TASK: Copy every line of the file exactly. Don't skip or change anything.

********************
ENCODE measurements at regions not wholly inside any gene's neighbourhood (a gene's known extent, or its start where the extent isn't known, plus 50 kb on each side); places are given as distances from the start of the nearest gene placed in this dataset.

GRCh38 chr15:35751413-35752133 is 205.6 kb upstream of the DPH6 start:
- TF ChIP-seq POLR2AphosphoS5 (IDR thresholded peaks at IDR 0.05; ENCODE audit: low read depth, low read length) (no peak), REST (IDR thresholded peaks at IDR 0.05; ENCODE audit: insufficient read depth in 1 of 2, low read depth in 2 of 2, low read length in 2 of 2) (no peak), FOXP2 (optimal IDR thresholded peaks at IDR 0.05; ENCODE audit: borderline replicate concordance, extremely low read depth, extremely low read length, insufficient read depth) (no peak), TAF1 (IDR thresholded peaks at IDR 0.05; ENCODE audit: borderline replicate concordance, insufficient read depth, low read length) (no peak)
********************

ENCODE measurements at regions not wholly inside any gene's neighbourhood (a gene's known extent, or its start where the extent isn't known, plus 50 kb on each side); places are given as distances from the start of the nearest gene placed in this dataset.

GRCh38 chr15:35751413-35752133 is 205.6 kb upstream of the DPH6 start:
- TF ChIP-seq POLR2AphosphoS5 (IDR thresholded peaks at IDR 0.05; ENCODE audit: low read depth, low read length) (no peak), REST (IDR thresholded peaks at IDR 0.05; ENCODE audit: insufficient read depth in 1 of 2, low read depth in 2 of 2, low read length in 2 of 2) (no peak), FOXP2 (optimal IDR thresholded peaks at IDR 0.05; ENCODE audit: borderline replicate concordance, extremely low read depth, extremely low read length, insufficient read depth) (no peak), TAF1 (IDR thresholded peaks at IDR 0.05; ENCODE audit: borderline replicate concordance, insufficient read depth, low read length) (no peak)